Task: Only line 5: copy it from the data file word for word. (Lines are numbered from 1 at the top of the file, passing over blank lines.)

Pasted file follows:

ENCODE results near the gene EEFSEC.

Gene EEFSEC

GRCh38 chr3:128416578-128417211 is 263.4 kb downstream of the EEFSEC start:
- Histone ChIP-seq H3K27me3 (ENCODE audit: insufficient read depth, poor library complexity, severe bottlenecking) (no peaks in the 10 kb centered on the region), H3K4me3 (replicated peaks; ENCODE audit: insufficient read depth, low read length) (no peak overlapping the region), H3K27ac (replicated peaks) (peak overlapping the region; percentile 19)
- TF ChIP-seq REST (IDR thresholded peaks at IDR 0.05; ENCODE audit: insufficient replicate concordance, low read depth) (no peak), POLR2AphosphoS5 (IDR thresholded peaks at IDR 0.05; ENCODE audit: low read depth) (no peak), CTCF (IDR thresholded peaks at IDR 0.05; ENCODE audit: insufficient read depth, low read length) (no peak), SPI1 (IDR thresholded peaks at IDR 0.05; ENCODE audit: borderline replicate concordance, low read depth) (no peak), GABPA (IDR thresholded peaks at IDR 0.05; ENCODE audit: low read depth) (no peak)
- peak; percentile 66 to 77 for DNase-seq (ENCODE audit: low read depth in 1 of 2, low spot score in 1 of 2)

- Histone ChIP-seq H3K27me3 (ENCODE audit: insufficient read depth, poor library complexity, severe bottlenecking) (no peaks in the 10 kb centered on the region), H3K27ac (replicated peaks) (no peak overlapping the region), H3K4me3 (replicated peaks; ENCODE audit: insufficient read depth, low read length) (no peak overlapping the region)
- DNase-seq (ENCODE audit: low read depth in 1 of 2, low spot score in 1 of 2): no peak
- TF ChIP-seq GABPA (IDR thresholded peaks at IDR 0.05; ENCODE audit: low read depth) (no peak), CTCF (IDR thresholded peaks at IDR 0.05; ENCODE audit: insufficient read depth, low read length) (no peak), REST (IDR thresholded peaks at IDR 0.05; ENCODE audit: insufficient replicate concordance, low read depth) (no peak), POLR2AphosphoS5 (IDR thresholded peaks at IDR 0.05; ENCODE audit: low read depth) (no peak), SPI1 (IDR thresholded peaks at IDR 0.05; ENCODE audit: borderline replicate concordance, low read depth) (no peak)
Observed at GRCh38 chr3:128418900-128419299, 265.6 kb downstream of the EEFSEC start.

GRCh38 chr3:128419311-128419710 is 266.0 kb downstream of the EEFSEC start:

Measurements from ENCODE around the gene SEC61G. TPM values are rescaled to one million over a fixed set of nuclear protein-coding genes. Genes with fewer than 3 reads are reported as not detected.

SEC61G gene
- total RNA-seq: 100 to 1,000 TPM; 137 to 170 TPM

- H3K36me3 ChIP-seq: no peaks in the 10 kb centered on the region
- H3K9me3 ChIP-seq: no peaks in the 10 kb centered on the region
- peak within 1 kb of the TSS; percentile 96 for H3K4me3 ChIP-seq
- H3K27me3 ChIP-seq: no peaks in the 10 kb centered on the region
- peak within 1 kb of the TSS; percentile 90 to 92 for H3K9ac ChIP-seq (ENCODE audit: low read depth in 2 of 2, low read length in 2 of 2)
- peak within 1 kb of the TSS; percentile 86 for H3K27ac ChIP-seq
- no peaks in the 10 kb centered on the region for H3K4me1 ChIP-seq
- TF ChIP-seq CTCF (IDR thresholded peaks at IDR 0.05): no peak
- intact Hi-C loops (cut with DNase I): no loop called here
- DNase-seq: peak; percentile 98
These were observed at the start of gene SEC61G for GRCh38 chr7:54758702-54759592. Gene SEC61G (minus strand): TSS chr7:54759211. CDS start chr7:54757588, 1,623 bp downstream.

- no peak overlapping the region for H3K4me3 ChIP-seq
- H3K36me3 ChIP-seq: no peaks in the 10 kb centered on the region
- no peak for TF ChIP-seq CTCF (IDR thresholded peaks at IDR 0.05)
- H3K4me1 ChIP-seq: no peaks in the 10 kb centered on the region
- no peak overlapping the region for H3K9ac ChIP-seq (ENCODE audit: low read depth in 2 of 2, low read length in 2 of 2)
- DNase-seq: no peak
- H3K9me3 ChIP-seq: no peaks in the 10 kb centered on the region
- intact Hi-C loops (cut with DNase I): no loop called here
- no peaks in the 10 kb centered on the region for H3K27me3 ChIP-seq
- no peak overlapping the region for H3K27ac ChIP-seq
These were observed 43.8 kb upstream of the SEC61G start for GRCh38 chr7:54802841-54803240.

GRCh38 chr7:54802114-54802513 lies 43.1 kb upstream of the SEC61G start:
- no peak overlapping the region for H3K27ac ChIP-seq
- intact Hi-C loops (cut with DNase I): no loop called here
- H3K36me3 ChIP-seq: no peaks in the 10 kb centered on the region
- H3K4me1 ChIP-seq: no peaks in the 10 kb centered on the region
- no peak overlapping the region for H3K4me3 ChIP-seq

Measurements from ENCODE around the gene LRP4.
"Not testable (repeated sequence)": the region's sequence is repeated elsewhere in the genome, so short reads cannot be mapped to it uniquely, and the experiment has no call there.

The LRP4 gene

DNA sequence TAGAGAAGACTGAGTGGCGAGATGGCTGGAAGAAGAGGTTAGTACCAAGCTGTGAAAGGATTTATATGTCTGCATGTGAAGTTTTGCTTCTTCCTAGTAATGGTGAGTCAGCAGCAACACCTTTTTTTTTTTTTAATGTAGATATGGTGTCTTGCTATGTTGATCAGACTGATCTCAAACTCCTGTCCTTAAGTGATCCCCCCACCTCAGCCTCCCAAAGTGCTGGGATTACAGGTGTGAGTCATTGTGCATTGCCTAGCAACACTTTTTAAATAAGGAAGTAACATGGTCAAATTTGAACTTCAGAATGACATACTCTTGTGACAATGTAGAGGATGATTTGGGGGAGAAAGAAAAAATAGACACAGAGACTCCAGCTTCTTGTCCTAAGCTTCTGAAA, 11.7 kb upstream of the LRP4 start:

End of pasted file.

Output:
- TF ChIP-seq REST (IDR thresholded peaks at IDR 0.05; ENCODE audit: insufficient replicate concordance, low read depth) (no peak), POLR2AphosphoS5 (IDR thresholded peaks at IDR 0.05; ENCODE audit: low read depth) (no peak), CTCF (IDR thresholded peaks at IDR 0.05; ENCODE audit: insufficient read depth, low read length) (no peak), SPI1 (IDR thresholded peaks at IDR 0.05; ENCODE audit: borderline replicate concordance, low read depth) (no peak), GABPA (IDR thresholded peaks at IDR 0.05; ENCODE audit: low read depth) (no peak)